Book Review | The Crooked Maid2 min read . Updated: 11 Aug 2014, 05:56 PM IST
Set in Vienna after World War II, the novel follows the lives of characters across socio-economic segments as they try to rebuild their lives
There’s a vivid description of a prosthetic eye in author Dan Vyleta’s The Crooked Maid. Crafted during World War II for a prisoner of war, it takes on a life of its own—first in the hands of its creator, a glass blower who takes pride in its detail; then as it inspires envy among others in the prison camp; then as a source of wonder in a murder investigation, where it becomes “the only human thing" in the face of a mutilated corpse; and finally as it arouses suspicions of treachery by the Russian officer who commissions it.
“It was very intricately worked," writes Vyleta. “The iris structured into layers, clear amber grains embedded in three shades of blue, each a snowflake pattern radiating from the pupil’s central well. In the bright light of the morgue, the eye’s milky glass had turned transparent, become infused with something like an inner glow. A root system of capillaries spread from the depths of it: tender, light-pink tendrils fanning out towards the surface and the light. The lid that clung to its outer edges gave it a frame of amber lashes, each gently curving outwards, away from the glass. It was a lovely human eye, alive with an intelligence intrinsic to its design."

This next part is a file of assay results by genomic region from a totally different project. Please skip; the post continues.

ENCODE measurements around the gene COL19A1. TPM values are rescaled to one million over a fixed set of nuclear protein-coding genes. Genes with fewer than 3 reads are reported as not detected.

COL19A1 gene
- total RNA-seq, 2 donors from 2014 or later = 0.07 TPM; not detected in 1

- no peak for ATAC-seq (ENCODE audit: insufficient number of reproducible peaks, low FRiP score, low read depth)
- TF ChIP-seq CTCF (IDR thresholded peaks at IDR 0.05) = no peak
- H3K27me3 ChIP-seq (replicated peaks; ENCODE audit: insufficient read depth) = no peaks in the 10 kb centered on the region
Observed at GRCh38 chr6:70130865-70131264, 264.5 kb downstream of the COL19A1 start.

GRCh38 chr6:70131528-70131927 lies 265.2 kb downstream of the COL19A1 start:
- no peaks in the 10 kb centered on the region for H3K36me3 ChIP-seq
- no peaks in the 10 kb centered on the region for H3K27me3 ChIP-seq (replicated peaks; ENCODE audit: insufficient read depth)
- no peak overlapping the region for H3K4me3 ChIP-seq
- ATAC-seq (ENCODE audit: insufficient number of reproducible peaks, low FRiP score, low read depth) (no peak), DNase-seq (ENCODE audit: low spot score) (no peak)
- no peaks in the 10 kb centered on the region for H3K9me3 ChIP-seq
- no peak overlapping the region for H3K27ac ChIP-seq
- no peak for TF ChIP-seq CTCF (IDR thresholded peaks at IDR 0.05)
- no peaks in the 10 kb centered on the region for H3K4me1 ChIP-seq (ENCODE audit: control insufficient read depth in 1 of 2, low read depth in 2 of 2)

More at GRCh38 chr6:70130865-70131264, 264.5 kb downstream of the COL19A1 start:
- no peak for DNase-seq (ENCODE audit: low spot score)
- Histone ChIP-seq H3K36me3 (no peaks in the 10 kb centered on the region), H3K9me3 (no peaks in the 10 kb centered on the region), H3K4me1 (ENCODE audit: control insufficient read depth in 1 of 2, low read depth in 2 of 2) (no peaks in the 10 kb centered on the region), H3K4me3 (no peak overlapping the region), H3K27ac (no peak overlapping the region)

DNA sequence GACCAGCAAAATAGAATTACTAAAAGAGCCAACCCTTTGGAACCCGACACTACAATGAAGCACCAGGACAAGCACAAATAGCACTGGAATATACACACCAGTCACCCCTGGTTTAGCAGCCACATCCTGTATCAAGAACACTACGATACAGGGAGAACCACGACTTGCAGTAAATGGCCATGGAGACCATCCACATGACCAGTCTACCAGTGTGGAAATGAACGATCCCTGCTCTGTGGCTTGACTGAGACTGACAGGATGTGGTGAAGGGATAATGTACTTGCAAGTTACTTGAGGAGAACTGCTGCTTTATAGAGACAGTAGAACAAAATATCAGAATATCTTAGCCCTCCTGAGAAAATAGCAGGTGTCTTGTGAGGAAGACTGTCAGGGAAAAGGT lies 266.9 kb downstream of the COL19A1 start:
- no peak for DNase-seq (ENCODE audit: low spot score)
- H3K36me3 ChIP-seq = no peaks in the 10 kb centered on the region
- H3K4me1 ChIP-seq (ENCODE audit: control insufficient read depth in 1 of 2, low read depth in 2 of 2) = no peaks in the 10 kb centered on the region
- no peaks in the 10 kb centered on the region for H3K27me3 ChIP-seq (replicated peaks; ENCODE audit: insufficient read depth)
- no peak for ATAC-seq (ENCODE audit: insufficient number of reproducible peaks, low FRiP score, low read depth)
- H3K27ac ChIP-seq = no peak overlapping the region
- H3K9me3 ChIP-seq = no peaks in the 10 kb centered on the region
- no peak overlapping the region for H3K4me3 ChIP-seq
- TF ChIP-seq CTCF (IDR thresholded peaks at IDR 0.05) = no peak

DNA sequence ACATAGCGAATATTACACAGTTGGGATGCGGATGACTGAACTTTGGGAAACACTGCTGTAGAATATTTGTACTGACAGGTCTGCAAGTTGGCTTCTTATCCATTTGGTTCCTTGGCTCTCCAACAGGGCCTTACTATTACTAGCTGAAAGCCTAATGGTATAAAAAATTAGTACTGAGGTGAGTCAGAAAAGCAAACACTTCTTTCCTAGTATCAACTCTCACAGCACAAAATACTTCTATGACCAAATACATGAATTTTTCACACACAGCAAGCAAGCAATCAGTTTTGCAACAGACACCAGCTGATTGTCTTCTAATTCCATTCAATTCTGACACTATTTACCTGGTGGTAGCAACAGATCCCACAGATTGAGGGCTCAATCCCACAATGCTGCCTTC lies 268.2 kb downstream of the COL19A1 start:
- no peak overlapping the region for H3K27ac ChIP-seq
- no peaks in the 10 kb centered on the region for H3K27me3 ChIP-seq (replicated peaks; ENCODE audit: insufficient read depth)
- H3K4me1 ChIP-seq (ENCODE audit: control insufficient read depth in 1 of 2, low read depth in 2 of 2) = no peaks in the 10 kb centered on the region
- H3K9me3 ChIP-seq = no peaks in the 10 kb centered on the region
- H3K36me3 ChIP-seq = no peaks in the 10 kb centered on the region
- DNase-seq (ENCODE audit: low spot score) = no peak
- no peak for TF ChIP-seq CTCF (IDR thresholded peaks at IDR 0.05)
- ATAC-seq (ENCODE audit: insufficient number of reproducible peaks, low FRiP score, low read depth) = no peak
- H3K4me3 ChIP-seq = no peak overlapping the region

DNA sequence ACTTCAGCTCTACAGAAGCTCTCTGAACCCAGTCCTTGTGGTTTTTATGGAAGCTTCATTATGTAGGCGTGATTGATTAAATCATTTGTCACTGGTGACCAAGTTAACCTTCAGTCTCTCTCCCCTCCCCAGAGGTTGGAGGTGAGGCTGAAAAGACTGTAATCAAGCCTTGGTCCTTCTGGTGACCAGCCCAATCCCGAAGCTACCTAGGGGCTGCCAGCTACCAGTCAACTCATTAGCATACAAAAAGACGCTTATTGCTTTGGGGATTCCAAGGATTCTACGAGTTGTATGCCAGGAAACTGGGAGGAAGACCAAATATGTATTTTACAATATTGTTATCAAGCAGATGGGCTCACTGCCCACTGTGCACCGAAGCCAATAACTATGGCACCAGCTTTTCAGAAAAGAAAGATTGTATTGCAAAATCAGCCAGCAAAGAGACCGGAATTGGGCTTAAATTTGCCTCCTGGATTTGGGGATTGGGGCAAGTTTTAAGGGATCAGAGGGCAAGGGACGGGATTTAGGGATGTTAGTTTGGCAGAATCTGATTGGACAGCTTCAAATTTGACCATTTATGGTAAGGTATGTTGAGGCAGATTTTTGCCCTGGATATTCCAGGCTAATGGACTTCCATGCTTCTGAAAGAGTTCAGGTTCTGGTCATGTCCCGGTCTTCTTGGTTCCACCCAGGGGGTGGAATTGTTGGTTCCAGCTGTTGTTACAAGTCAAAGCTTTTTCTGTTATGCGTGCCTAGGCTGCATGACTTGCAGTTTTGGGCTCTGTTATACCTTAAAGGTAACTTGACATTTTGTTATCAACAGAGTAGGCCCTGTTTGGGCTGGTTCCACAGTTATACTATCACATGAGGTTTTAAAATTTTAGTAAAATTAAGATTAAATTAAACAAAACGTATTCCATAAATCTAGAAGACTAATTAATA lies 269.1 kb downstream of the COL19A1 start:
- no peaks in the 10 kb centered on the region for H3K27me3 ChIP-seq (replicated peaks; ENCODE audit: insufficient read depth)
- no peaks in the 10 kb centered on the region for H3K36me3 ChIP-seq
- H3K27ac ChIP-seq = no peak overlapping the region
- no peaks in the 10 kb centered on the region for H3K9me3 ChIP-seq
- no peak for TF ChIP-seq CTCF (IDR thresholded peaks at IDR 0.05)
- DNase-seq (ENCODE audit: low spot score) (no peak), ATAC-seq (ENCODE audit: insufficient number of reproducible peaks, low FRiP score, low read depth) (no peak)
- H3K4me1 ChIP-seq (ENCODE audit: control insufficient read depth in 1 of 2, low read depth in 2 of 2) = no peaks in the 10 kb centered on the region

This layering, and attention to detail, is evident throughout The Crooked Maid. And though the book is action-packed—there’s a murder trial, a Nazi sympathizer losing her mind, a long-drawn-out police search for a missing doctor, an orphaned, teenage girl who has learnt through the war to live by her wits, as well as a love story—Vyleta’s pace is unhurried.
One can see this again in the trial of Wolfgang Seidel—a member of the secret police service at the height of Adolf Hitler’s popularity—who is accused of patricide. There is drama, almost a kind of frenzy, as the crowd in the well-attended courtroom sways between favouring and disliking this good-looking but brash young man who seems to believe he’s doomed. That Wolfgang has come somewhat unhinged after a lifetime of Nazi indoctrination which he must now denounce becomes clear by and by. In the courtroom, the ladies swoon over how handsome he is. The district attorney drags in his past in the services, ostensibly to establish his preferred mode of torture by threatening to throw his victims out of windows and his callous brutality—to read Vyleta’s descriptions is to almost see them.
Vyleta’s strength in this book lies in building up, scene by scene, a montage that you can almost see. He recreates a post-war Vienna torn apart, bombed-in in places, and with its people picking up the pieces of their lives slowly, painfully. It’s a place where the children cannot even go out to play without uncovering a corpse or hearing a murderer confess to them. It was a bizarre time, and The Crooked Maid captures this bizarreness through a mound of detail that somehow never feels superfluous.
The Crooked Maid: By Dan Vyleta, Bloomsbury Circus, 427 pages, ₹ 499.